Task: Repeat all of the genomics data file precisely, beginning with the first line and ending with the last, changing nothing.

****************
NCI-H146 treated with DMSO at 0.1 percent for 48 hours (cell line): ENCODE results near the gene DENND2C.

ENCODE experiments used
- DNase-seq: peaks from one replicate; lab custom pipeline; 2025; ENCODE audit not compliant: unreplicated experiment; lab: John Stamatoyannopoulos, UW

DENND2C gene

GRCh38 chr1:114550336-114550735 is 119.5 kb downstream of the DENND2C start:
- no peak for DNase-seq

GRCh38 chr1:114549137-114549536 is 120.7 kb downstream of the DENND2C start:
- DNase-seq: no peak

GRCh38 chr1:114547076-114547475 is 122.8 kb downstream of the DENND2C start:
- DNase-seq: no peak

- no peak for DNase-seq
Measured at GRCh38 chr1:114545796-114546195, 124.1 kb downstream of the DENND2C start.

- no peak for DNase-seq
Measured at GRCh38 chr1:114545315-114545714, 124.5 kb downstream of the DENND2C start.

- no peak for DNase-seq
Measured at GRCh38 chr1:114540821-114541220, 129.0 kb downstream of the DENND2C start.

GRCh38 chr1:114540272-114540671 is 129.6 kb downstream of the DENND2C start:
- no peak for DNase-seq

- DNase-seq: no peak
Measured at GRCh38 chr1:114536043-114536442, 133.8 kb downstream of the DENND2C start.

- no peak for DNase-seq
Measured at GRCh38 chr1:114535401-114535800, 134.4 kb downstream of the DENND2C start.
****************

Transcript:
NCI-H146 treated with DMSO at 0.1 percent for 48 hours (cell line): ENCODE results near the gene DENND2C.

ENCODE experiments used
- DNase-seq: peaks from one replicate; lab custom pipeline; 2025; ENCODE audit not compliant: unreplicated experiment; lab: John Stamatoyannopoulos, UW

DENND2C gene

GRCh38 chr1:114550336-114550735 is 119.5 kb downstream of the DENND2C start:
- no peak for DNase-seq

GRCh38 chr1:114549137-114549536 is 120.7 kb downstream of the DENND2C start:
- DNase-seq: no peak

GRCh38 chr1:114547076-114547475 is 122.8 kb downstream of the DENND2C start:
- DNase-seq: no peak

- no peak for DNase-seq
Measured at GRCh38 chr1:114545796-114546195, 124.1 kb downstream of the DENND2C start.

- no peak for DNase-seq
Measured at GRCh38 chr1:114545315-114545714, 124.5 kb downstream of the DENND2C start.

- no peak for DNase-seq
Measured at GRCh38 chr1:114540821-114541220, 129.0 kb downstream of the DENND2C start.

GRCh38 chr1:114540272-114540671 is 129.6 kb downstream of the DENND2C start:
- no peak for DNase-seq

- DNase-seq: no peak
Measured at GRCh38 chr1:114536043-114536442, 133.8 kb downstream of the DENND2C start.

- no peak for DNase-seq
Measured at GRCh38 chr1:114535401-114535800, 134.4 kb downstream of the DENND2C start.